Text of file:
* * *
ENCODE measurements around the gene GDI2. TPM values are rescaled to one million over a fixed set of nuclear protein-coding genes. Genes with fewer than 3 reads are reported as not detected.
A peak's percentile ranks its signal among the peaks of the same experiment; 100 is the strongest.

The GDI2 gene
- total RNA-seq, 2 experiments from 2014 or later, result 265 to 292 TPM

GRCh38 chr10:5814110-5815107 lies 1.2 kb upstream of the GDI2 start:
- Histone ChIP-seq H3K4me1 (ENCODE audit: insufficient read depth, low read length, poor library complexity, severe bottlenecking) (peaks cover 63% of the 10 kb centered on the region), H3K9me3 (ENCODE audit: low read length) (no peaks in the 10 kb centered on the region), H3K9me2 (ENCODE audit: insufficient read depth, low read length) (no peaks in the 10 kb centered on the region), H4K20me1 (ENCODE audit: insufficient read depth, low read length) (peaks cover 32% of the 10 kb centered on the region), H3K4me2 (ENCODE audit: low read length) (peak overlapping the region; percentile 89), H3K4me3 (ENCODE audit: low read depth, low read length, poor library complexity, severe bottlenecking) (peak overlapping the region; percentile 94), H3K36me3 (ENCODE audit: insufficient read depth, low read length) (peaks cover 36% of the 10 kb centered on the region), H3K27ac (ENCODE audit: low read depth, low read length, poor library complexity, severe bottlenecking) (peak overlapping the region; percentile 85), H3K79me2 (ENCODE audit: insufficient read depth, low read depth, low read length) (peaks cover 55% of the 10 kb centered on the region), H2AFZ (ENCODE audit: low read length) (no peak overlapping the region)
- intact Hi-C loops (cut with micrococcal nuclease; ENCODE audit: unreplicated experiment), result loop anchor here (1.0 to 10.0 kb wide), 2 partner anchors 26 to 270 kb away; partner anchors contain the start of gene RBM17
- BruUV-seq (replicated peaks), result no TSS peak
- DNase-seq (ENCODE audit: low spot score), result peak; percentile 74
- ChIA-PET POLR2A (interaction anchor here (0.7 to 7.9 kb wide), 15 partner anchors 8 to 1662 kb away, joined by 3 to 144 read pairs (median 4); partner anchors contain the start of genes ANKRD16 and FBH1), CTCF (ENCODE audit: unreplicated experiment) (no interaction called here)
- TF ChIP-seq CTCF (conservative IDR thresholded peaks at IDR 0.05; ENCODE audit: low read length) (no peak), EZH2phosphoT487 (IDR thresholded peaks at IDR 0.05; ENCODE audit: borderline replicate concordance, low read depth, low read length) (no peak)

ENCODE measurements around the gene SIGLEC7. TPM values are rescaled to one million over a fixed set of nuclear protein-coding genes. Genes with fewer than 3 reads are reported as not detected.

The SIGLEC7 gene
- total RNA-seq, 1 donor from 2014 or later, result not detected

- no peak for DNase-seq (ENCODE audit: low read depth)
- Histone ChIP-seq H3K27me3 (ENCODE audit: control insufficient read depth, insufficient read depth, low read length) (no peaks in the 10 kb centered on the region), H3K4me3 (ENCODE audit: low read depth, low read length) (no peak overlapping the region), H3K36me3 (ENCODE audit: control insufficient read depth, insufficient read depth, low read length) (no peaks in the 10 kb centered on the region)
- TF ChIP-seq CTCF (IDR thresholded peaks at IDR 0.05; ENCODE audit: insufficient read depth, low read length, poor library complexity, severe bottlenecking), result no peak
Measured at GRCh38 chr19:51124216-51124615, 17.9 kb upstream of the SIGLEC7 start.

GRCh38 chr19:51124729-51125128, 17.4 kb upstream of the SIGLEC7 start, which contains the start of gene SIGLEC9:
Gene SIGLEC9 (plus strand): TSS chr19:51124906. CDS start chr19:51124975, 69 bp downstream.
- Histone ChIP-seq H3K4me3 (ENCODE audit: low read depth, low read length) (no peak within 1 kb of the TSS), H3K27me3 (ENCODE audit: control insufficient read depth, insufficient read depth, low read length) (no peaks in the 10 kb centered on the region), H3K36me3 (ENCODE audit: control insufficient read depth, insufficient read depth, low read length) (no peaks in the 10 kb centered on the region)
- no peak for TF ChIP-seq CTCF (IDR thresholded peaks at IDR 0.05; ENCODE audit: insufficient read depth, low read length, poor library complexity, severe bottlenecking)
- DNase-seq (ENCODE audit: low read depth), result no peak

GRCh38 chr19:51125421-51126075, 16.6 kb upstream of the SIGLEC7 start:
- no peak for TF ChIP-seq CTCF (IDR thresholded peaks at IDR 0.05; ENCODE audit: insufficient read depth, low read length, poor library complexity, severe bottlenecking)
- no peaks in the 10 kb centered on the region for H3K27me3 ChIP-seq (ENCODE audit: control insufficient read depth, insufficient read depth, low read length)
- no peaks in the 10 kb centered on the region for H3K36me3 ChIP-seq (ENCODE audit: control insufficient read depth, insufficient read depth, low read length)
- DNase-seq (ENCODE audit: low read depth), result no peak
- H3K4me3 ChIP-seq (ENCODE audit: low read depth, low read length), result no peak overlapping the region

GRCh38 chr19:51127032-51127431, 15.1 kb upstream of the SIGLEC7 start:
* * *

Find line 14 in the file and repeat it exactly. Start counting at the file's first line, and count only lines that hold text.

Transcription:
- total RNA-seq, 1 donor from 2014 or later, result not detected